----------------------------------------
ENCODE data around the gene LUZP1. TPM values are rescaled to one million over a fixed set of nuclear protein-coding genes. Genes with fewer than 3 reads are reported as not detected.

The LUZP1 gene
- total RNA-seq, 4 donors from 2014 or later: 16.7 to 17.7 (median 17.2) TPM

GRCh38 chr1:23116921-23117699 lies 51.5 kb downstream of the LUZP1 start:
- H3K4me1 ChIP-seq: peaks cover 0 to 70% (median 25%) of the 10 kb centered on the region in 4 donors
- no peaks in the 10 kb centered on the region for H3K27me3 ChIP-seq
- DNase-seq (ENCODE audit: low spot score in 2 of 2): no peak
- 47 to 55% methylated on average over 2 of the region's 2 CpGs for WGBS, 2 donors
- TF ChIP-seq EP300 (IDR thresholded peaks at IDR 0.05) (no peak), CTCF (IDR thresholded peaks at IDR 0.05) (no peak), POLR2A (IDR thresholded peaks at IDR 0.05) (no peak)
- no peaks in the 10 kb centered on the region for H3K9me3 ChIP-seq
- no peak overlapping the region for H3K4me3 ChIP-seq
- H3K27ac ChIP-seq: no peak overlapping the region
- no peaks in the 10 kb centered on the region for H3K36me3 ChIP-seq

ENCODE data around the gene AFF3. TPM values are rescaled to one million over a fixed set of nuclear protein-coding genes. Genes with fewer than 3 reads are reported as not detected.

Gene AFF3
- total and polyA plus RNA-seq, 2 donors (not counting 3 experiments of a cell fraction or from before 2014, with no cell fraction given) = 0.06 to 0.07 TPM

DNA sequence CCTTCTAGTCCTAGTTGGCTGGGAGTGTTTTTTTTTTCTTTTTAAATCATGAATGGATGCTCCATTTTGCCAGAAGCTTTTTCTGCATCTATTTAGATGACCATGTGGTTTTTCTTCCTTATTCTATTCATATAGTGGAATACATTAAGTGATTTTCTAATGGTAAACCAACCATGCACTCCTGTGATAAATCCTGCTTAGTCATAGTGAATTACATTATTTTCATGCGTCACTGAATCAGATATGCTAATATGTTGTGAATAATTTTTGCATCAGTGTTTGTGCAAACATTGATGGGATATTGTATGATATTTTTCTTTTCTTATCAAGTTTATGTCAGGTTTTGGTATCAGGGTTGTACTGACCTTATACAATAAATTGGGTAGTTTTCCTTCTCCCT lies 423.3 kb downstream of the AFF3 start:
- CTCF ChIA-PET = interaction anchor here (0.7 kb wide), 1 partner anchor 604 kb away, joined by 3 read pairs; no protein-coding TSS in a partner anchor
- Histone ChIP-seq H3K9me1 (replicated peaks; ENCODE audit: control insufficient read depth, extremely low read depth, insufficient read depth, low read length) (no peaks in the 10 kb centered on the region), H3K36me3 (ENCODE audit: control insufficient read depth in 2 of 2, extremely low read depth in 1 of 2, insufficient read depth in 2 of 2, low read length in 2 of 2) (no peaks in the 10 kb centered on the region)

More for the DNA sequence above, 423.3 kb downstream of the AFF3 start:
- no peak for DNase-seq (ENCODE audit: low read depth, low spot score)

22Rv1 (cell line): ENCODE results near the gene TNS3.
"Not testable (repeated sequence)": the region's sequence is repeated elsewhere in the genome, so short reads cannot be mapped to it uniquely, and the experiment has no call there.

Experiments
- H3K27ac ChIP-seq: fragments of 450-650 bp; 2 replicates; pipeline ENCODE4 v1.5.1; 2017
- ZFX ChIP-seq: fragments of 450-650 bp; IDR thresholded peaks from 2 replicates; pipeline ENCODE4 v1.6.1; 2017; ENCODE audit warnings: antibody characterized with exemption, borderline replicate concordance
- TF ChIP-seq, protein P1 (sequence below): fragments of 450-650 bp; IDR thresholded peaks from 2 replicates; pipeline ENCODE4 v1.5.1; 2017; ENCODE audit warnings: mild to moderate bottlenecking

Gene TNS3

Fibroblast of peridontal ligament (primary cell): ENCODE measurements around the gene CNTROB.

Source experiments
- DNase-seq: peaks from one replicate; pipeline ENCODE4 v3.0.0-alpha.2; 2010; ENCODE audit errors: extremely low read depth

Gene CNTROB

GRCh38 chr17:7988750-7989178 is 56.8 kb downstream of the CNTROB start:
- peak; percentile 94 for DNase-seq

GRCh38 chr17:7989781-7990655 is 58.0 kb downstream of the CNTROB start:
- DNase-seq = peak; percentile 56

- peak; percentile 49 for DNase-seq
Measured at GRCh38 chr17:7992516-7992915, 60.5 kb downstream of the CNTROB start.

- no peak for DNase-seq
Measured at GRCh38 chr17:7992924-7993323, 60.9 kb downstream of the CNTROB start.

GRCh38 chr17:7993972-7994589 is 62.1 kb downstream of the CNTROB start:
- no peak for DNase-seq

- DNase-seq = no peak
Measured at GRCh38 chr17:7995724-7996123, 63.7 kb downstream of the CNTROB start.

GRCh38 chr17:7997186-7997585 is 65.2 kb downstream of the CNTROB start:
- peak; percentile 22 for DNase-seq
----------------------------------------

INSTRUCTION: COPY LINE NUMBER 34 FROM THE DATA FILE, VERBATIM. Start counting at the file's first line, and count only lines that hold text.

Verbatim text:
- peak; percentile 94 for DNase-seq